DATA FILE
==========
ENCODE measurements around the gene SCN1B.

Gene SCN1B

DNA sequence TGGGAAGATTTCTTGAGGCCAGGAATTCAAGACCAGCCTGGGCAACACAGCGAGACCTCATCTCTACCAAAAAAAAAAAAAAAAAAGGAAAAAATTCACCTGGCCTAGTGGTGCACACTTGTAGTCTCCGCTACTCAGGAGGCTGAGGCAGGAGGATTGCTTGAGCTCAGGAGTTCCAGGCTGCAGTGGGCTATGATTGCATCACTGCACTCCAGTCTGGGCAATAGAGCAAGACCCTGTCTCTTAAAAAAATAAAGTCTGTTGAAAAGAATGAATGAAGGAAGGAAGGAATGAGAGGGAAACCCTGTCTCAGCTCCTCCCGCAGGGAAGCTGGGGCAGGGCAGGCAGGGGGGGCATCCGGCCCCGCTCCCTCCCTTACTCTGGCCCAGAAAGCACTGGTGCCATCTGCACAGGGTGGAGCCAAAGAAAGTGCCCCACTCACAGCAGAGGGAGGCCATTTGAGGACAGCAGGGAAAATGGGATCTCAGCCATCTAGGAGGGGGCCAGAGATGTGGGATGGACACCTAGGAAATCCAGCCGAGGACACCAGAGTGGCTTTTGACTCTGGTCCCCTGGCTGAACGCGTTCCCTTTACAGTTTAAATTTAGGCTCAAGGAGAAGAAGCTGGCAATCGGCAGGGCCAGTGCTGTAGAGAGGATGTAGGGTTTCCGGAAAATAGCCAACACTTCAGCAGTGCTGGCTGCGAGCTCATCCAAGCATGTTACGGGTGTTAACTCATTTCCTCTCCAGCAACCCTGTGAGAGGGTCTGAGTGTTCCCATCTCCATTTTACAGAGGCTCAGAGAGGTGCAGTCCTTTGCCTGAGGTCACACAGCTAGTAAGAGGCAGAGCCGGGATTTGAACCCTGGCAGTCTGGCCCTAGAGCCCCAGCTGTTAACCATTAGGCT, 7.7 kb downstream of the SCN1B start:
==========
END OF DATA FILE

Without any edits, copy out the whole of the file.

ENCODE measurements around the gene SCN1B.

Gene SCN1B

DNA sequence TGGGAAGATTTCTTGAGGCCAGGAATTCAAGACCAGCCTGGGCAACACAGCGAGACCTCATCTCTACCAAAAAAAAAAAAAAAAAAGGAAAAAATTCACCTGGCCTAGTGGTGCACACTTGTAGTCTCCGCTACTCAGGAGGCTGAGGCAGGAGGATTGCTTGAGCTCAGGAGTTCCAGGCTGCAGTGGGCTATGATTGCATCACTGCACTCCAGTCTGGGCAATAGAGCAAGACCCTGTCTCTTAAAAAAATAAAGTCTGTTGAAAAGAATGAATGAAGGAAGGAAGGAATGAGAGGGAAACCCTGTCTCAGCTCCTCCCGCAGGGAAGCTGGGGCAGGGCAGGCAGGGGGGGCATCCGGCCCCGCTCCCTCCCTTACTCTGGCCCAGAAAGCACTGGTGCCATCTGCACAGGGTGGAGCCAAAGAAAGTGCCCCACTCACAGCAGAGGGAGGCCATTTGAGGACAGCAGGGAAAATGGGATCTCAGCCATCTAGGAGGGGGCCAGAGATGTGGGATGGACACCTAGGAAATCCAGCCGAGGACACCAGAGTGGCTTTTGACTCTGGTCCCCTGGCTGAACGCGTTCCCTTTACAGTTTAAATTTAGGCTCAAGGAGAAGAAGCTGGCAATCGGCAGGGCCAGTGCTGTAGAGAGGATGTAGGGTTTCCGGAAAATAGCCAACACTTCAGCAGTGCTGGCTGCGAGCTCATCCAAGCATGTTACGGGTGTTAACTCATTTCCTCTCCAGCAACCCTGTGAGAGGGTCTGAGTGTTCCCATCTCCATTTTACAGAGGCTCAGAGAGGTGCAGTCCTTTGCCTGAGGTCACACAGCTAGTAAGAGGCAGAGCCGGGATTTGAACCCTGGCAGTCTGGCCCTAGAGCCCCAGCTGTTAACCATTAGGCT, 7.7 kb downstream of the SCN1B start: